A recent study has found that improving fitness levels can decrease the risk of prostate cancer by 35%.

A recent study has found that improving fitness levels can decrease the risk of prostate cancer by 35%.

According to a study, incorporating additional jogging, cycling, or swimming into their routine may decrease men’s chances of developing prostate cancer by up to 35%.

Increasing cardiorespiratory fitness by a mere 3% within a year was associated with a significantly reduced likelihood of developing the disease. These results have led the researchers to urge men to improve their fitness levels in order to decrease their risk of prostate cancer.

According to Dr. Kate Bolam, co-author of the study from the Swedish School of Sport and Health Sciences in Stockholm, engaging in more intense physical activity can reduce the need for longer or more frequent sessions. Additionally, involving more muscles in exercise can provide a greater aerobic challenge to the cardiovascular system.

“Therefore, it is suggested to engage in physical activities that utilize the lower body such as brisk walking, jogging, and hiking. These activities should be at a level where holding a conversation is challenging and ideally involve both the arms and legs for maximum impact.”

The key is to consistently push your cardiovascular system to improve and meet its demands. This could include activities like line dancing, which can elevate your heart rate and be enjoyable.

The research did not outline a method for achieving a 3% improvement in cardiorespiratory fitness. However, Bolam suggested considering enjoyable activities that increase heart rate and incorporating them into one’s weekly routine.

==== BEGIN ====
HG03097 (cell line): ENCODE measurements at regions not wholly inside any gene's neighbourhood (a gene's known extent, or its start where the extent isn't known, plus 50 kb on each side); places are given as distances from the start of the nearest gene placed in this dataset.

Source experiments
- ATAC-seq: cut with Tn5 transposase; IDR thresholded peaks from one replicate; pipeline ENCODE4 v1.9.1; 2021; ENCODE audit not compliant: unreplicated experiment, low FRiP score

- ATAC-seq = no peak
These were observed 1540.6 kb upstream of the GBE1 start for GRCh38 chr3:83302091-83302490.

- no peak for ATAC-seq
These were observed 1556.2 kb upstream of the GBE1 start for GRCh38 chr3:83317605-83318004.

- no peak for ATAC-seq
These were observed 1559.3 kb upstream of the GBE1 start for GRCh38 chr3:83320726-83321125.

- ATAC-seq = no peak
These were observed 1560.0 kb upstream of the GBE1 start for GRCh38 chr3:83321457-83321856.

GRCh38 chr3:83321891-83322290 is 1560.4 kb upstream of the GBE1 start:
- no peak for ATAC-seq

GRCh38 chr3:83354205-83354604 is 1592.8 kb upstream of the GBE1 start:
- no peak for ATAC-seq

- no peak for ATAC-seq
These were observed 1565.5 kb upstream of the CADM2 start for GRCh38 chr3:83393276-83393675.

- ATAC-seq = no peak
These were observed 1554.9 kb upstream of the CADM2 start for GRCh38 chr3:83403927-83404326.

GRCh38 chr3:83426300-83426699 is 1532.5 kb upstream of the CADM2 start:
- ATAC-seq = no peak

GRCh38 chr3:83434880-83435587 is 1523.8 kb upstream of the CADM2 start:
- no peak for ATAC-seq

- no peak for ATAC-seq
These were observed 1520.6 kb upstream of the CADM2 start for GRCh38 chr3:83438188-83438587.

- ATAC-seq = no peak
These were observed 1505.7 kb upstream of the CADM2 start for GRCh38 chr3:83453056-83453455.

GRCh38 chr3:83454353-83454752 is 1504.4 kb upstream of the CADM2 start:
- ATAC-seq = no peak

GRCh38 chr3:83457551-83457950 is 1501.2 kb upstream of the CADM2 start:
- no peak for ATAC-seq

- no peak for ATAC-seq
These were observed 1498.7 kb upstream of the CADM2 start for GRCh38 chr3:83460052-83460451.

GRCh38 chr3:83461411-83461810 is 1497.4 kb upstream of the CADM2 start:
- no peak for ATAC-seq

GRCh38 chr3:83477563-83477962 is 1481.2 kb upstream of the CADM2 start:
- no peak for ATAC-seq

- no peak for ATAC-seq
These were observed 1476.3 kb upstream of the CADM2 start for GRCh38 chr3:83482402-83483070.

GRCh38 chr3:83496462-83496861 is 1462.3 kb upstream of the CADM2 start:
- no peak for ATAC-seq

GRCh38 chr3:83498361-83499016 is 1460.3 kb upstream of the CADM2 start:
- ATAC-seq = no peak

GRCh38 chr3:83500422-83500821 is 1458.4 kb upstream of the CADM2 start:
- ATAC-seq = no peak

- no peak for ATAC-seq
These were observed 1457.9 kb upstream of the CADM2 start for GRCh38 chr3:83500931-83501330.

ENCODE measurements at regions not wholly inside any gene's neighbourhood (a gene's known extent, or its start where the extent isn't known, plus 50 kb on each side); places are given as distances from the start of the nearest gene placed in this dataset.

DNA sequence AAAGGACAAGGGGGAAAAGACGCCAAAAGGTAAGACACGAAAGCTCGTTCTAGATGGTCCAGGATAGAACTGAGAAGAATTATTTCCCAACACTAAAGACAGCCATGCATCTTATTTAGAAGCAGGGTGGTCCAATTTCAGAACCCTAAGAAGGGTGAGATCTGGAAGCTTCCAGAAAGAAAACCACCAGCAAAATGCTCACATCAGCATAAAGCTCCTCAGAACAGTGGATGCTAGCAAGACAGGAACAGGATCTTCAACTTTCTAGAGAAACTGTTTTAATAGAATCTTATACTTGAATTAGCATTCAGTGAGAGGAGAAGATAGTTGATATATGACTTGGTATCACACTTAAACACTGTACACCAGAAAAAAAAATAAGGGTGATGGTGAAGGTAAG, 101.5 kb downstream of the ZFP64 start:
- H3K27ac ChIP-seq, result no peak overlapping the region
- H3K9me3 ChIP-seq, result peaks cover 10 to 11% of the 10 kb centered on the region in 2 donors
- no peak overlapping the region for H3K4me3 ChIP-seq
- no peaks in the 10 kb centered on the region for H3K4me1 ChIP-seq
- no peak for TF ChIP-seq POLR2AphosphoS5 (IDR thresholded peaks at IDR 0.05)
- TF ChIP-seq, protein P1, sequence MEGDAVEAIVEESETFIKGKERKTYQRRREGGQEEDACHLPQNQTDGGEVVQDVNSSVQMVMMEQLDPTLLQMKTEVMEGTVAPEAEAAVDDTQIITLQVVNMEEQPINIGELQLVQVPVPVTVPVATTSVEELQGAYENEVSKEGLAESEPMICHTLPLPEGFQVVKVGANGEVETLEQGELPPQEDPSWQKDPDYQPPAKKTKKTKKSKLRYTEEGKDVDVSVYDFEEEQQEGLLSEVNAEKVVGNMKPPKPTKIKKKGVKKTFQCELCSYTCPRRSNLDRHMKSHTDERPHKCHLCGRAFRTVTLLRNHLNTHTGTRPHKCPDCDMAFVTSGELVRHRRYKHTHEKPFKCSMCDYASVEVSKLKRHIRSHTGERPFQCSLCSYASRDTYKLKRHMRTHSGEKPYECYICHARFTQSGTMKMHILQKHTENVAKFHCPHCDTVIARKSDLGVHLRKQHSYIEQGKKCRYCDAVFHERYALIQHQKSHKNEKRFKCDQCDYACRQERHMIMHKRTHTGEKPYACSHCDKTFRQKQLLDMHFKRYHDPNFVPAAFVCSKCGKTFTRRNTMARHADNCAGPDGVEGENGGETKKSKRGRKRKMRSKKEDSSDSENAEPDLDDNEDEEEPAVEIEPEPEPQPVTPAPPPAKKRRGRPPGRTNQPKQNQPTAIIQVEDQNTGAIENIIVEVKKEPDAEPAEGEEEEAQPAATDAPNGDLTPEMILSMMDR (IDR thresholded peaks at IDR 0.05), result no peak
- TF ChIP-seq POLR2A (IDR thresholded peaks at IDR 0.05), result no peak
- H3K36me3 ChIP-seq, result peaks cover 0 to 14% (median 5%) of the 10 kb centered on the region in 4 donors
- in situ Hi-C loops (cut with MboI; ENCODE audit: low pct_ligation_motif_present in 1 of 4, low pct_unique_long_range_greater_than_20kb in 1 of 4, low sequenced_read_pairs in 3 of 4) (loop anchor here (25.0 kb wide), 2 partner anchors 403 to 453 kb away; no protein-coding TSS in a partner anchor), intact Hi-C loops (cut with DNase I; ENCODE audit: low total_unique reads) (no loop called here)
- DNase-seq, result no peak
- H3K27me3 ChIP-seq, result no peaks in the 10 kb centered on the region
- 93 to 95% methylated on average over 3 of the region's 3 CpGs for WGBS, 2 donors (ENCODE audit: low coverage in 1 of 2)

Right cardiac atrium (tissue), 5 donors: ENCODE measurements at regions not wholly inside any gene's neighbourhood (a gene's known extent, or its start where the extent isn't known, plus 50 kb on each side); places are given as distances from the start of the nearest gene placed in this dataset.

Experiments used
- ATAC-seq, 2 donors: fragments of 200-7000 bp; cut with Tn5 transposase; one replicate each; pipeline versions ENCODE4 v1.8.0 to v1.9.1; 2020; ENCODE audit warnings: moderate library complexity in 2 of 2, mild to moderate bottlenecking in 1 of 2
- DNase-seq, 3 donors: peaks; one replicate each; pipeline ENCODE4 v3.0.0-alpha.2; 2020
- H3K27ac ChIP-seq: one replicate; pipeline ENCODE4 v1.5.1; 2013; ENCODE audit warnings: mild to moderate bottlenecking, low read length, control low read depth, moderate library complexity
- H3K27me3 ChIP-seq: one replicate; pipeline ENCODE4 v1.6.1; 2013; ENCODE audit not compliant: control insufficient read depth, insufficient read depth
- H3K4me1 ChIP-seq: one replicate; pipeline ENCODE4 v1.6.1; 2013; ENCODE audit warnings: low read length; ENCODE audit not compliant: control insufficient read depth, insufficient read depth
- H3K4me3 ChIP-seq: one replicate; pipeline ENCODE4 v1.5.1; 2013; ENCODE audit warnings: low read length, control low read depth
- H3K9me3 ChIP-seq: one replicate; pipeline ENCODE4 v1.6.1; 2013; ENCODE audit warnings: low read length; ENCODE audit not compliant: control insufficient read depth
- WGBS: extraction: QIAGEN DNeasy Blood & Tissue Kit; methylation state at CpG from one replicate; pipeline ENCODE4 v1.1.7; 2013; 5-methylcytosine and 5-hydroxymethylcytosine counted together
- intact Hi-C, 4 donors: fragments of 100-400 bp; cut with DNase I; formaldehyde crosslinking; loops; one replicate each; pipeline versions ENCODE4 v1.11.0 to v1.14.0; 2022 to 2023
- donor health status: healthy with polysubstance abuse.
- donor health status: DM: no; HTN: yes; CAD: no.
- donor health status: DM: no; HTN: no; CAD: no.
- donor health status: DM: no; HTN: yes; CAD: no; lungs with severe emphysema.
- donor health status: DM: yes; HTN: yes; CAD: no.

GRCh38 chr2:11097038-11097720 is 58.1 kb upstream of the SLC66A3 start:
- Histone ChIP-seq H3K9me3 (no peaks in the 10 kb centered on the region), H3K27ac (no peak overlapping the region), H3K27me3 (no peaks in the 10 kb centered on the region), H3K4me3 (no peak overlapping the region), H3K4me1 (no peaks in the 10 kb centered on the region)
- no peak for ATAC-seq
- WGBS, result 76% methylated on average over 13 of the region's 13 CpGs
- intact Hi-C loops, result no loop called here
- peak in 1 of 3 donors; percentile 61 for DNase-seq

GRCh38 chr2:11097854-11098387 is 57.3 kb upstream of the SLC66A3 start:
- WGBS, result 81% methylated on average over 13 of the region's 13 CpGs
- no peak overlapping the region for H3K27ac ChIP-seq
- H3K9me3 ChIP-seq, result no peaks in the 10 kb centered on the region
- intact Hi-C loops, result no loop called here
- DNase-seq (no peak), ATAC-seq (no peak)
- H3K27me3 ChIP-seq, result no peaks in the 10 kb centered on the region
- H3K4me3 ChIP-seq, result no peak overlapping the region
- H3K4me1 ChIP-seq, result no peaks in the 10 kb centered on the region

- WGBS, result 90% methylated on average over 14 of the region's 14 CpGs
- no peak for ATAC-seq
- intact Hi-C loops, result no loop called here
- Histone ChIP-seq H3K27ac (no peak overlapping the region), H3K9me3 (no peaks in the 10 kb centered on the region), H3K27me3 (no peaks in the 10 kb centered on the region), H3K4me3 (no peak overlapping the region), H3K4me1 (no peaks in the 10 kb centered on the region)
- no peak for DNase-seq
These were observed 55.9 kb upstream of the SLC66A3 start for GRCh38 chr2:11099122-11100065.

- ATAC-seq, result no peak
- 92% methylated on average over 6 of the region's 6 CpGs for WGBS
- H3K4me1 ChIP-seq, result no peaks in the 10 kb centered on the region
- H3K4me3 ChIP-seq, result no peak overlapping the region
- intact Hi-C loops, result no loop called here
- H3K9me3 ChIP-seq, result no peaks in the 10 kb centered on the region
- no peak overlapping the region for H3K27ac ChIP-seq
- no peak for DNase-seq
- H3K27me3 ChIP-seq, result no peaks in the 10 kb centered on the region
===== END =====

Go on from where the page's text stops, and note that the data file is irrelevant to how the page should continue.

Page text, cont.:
The study conducted in Sweden examined information on the exercise habits, height, and body mass index (BMI) of 57,652 male participants. Lifestyle and self-perceived health were also taken into account, as well as the outcomes of at least two tests measuring cardiorespiratory fitness.

Every year, the level of cardiorespiratory fitness was measured by the amount of oxygen consumed during maximum exercise. The male participants were categorized into groups based on whether their fitness increased by 3%, stayed the same, or decreased by 3% annually.

Over the course of seven years, the researchers observed that 592 men were diagnosed with prostate cancer. Those whose physical fitness had increased by 3% per year had a 35% lower risk of developing cancer compared to those whose fitness had decreased.

The results were reported in the British Journal of Sports Medicine.

Simon Grieveson, assistant director of research at Prostate Cancer UK, who was not involved in the study, said: “This is an interesting piece of research that adds to previous studies showing possible links between exercise and a lower likelihood of getting prostate cancer.

Staying physically active and maintaining a well-balanced diet are beneficial for overall health and wellness in men. However, it is uncertain if regular physical activity can decrease the chances of developing or dying from prostate cancer.

According to Matt Lambert, the manager responsible for health information and promotion at World Cancer Research Fund, having a higher level of cardiorespiratory fitness is not only crucial for our overall well-being and lifespan, but it can also act as a defense against certain illnesses.

“This informative research contributes to the existing evidence on the impact of risk factors, such as physical fitness, on mitigating the risk of prostate cancer in men.”

Source: theguardian.com